Princeton University to bring undergraduates back to campus for the spring semester

Undergraduate students at Princeton University will be able to return to the campus for the 2021 spring semester even though most courses will still continue online, Princeton University President Christopher Eisgruber announced in a letter to the campus community on Wednesday.

Any undergraduate who still wants to learn remotely can do so. Many graduate students already returned in the fall. Eisbruber said most instruction will remain online, even for undergraduates who reside on or near the campus. Classes with an in-person component will be offered in a hybrid format, meaning every class will be available in an online format to students studying at Princeton or remotely.

“During the fall term, we cultivated strong public health norms and practices on the Princeton campus; monitored and learned from experiences with the virus at Princeton and elsewhere; and established an on-campus testing laboratory,” Eisgruber wrote. “In light of that work, we have concluded that, if we test the campus population regularly, and if everyone on campus rigorously adheres to public health guidance about masking, social distancing and other practices, we can welcome a far greater number of students back to Princeton.”

Eisbruber acknowledged that COVID-19 infection rates in the United States and in New Jersey are high and rising. But he said that we now know more than we did in the summer about steps to keep the community safe. The safety of the campus, and the communities around it, will depend on vigilant compliance with public health guidance, he said.

“As our undergraduates consider whether to opt for a residential or a remote experience this spring, we encourage them to think carefully about the special responsibilities and conditions associated with participating in our residential community while the pandemic continues,” Eisgruber wrote. “Protecting our individual and collective well-being will require the commitment and cooperation of everyone who elects to come to campus in the spring. We want to make sure that all of our students appreciate the challenges associated with residential life during a pandemic. A choice to return to campus is a choice to accept limitations and take on new responsibilities.”

Eisgruber mentioned some of the measures students will be required to follow:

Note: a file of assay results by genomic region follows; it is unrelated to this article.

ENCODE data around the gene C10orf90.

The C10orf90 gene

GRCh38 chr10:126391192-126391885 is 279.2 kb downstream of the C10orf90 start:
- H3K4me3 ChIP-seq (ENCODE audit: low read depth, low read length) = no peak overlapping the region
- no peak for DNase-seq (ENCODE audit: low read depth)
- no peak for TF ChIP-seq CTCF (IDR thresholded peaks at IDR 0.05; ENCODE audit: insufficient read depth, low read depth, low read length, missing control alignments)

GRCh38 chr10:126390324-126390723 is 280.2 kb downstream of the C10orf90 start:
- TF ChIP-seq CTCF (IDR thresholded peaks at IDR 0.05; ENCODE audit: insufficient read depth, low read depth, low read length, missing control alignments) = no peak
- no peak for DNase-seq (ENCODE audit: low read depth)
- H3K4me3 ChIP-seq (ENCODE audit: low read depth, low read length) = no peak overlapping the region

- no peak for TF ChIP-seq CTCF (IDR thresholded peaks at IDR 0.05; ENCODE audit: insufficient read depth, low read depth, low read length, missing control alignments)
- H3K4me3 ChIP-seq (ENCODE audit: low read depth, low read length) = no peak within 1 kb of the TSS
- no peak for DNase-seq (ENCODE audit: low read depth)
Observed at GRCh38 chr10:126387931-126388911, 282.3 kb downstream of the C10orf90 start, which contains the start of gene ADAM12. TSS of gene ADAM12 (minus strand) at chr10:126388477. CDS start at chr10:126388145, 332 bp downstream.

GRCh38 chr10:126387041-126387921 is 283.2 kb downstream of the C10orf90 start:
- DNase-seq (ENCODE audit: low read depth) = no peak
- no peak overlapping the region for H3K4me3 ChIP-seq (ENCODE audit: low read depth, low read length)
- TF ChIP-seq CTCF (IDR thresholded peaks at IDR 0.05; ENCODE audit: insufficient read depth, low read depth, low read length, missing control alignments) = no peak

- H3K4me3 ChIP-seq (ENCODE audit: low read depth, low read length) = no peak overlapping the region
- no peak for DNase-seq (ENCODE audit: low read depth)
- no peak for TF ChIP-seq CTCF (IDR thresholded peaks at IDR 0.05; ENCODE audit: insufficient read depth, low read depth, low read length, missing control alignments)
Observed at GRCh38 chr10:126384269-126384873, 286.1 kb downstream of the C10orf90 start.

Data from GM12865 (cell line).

·       Masking and social distancing requirements will apply throughout campus.

·       All undergraduate students residing on campus or in the Princeton area will be required to participate in Princeton University’s coronavirus testing program and comply with all instructions related to contact tracing, quarantine, and isolation.

·       Parties and most other social gatherings will be prohibited.

·       Undergraduate students will be prohibited from hosting visitors and will be restricted from traveling.

·       All returning undergraduates, including those from New Jersey, will be required to quarantine upon arrival to campus.

·       To reduce the risk of spread within dormitories, the university will house students on a one-to-a-bedroom basis. Depending on demand, some students may be housed near campus rather than on it. (Eisgruber did not mention what off-campus locations might be used to house students.)

·       The university may have to lock down all or part of the campus for extended periods because of high infection rates at the university or in the surrounding community.

“We expect that restrictions will have to be especially tight as we begin the term in February, when we anticipate that infection rates in the country and in New Jersey will remain high and when the weather will limit outdoor interactions. We hope, but cannot guarantee, that there will be opportunities to increase interaction, and to phase in more activities, as the term progresses,” Eisgruber wrote. “Though we now believe that our preparatory planning, policies, and testing capacity will enable us to mitigate the risk of the pandemic appropriately, we recognize that the situation around us may get worse.  We will continue to monitor developments related to the pandemic, including public health guidance and state regulations.”

Eisgruber said university officials will be in touch if the school needs to change any plans.

“All of us look forward to a time, perhaps as soon as next fall, when vaccines again make it possible to offer a fuller version of Princeton’s residential education,” Eisgruber wrote. “In the meantime, we encourage students and their families to consider carefully which option for the coming semester is best for them; we will support our students however they choose to continue their studies.”


  1. Not happy about this! Exactly what are the testing protocols? Every student tested weekly or q10 days?? How will transmission to the community be prevented…yeah, yeah, yeah- we all know about masks, distance & hand-washing – what else will the U do???

  2. what will the situation be with the shared bathrooms? How will P make sure students do not get infected in the bathrooms. What will be the meal plan to prevent infection?

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